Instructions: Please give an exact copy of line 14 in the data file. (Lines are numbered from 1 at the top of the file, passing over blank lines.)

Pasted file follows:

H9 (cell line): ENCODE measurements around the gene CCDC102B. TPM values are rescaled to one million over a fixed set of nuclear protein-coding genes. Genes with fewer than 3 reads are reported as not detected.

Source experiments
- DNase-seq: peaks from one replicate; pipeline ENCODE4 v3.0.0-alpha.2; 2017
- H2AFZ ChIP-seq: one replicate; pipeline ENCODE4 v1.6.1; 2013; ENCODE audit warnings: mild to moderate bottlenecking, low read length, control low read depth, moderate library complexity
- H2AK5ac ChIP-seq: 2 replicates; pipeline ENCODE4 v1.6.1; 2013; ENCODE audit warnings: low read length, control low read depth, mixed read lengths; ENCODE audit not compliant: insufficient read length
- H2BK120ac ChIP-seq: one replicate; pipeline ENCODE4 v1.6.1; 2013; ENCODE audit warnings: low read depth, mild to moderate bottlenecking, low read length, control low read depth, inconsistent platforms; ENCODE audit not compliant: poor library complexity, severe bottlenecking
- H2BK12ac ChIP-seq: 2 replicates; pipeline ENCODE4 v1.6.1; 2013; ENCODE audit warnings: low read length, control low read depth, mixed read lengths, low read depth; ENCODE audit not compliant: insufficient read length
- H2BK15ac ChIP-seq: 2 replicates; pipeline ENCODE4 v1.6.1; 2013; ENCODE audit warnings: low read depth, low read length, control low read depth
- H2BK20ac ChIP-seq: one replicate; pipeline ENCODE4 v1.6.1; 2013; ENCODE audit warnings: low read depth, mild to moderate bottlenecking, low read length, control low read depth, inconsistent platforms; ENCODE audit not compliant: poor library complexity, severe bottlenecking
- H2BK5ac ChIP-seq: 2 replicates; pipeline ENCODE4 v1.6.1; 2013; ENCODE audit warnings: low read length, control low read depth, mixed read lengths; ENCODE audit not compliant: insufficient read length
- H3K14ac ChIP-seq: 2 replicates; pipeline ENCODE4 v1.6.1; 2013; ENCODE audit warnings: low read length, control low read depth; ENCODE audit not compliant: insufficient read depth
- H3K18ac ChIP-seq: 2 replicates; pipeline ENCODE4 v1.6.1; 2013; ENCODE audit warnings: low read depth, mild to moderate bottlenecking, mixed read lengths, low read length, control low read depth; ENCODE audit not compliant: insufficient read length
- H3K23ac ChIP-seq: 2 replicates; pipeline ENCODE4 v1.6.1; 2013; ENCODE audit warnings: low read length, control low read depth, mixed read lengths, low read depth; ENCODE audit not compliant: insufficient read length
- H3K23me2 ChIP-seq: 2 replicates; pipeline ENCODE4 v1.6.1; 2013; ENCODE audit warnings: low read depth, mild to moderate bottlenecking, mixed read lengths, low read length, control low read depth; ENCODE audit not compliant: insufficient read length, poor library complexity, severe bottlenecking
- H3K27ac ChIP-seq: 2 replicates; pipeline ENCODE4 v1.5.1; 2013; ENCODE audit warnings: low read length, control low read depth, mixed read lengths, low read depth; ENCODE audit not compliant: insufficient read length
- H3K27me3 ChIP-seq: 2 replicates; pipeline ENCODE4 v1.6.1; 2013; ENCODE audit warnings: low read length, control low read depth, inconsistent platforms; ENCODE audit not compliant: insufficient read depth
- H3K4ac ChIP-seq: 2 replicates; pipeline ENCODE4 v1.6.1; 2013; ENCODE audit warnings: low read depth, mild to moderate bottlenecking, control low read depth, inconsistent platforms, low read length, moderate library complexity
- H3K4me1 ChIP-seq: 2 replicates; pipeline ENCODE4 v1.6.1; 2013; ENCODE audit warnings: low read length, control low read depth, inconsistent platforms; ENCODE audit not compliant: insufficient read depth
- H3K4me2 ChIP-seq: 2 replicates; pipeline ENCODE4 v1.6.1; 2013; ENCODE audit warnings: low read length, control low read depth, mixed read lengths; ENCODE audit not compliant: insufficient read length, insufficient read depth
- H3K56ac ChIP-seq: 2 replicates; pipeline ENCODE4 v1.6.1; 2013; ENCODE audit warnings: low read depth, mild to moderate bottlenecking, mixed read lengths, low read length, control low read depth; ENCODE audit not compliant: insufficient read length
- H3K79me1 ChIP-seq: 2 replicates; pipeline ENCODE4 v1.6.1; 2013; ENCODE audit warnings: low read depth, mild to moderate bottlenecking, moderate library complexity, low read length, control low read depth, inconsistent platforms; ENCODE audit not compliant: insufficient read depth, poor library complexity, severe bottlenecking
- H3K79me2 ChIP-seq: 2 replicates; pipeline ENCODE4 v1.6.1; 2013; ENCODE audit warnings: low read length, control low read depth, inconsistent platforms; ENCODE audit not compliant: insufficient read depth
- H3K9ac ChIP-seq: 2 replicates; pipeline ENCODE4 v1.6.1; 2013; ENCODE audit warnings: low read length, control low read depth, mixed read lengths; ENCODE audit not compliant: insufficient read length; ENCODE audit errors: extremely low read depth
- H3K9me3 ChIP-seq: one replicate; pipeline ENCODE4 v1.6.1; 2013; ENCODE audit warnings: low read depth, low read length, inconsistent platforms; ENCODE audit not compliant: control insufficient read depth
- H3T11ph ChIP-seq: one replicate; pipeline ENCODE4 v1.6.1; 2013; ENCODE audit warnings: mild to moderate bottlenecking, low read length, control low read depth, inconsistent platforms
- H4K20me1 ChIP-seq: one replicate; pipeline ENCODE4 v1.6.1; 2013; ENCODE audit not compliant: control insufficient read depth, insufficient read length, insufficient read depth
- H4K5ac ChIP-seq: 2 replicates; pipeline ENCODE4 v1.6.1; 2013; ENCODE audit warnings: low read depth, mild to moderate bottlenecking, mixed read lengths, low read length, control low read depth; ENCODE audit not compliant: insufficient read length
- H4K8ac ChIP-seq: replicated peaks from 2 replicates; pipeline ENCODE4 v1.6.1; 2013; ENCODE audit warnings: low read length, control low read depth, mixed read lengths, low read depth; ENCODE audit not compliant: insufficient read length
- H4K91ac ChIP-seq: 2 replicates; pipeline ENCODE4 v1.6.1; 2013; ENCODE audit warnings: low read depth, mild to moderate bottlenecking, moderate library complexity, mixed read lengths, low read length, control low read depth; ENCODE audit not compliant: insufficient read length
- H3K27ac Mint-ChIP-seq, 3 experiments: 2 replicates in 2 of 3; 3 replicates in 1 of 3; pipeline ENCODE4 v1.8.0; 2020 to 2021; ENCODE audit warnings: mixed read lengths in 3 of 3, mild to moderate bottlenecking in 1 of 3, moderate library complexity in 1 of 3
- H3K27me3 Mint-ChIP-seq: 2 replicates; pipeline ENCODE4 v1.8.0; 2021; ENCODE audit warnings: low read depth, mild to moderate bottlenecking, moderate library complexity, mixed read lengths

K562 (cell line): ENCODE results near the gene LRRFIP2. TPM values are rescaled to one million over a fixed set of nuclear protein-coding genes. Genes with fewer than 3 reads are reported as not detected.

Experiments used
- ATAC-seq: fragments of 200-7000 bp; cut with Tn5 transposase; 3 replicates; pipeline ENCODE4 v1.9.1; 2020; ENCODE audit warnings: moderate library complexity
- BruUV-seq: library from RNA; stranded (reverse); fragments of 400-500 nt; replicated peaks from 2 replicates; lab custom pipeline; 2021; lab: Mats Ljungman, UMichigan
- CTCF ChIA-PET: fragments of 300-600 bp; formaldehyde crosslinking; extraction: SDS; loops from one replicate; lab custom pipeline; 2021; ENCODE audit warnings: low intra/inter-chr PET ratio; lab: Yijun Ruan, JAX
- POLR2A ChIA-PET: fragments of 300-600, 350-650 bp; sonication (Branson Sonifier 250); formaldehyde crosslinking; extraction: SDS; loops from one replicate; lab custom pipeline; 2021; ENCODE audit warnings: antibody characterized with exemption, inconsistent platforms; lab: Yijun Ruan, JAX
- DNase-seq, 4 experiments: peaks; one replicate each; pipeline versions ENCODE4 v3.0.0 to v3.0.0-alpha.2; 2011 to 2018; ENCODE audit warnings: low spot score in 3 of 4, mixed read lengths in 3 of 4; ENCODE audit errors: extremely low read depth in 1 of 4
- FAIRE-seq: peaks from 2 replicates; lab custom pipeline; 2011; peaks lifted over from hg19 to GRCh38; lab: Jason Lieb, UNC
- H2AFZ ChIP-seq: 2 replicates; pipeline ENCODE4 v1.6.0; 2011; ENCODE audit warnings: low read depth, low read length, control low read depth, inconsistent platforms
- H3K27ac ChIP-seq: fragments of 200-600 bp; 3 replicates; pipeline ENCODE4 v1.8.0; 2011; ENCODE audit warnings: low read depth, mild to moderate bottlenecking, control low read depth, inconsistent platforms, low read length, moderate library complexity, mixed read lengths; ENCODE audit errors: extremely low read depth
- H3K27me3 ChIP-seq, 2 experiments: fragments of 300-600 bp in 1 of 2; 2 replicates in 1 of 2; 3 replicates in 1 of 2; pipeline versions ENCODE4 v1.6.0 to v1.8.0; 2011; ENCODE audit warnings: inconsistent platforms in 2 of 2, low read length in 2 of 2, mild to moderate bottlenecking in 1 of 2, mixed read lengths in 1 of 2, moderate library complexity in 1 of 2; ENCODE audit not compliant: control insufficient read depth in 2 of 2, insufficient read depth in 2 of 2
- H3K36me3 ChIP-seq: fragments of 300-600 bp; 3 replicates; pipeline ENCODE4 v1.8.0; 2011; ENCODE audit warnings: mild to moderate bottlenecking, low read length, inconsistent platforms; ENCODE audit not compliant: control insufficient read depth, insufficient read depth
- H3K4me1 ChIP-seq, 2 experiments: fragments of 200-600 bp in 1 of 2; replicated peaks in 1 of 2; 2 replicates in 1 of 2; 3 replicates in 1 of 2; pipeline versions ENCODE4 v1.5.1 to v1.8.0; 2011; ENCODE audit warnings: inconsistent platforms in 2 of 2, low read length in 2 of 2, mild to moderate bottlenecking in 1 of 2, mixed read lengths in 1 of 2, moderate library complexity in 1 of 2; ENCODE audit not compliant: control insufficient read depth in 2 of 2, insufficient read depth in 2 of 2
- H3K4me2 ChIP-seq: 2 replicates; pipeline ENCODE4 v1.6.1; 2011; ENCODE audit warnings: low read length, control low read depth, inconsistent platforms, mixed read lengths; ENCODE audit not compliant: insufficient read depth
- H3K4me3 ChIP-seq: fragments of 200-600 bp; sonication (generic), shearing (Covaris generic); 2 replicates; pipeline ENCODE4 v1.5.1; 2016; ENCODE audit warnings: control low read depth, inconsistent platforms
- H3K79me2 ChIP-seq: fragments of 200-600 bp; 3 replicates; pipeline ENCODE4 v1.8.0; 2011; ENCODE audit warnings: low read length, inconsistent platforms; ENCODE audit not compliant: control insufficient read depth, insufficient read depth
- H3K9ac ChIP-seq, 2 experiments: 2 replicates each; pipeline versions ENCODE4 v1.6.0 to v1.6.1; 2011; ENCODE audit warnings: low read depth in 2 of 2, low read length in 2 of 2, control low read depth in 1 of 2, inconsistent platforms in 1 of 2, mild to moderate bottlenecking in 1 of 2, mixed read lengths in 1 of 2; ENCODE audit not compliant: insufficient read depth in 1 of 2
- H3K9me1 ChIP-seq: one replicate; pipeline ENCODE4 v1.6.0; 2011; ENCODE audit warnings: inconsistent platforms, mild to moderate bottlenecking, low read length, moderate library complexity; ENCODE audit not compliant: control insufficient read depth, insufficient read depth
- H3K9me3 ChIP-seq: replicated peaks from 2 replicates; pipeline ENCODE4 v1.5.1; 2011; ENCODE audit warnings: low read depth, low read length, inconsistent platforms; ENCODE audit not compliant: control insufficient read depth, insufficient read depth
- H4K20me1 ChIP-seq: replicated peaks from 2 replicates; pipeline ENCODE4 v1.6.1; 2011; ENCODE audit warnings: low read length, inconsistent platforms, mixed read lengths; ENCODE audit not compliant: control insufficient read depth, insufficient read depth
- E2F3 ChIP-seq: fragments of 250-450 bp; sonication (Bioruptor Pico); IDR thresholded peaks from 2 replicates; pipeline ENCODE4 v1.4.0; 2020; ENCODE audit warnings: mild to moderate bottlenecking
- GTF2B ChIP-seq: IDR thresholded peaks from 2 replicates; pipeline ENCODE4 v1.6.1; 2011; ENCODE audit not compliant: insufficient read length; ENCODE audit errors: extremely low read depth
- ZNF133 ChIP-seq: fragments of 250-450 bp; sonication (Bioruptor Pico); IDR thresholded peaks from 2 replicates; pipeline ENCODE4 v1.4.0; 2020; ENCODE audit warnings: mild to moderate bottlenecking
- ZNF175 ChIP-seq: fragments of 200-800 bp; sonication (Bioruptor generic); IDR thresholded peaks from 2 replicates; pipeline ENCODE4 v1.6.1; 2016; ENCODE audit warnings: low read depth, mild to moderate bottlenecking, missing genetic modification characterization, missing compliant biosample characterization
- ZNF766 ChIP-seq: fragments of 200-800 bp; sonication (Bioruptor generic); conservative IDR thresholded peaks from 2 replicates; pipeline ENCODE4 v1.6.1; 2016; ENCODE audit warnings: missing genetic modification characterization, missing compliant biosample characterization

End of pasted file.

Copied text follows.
- H3K23me2 ChIP-seq: 2 replicates; pipeline ENCODE4 v1.6.1; 2013; ENCODE audit warnings: low read depth, mild to moderate bottlenecking, mixed read lengths, low read length, control low read depth; ENCODE audit not compliant: insufficient read length, poor library complexity, severe bottlenecking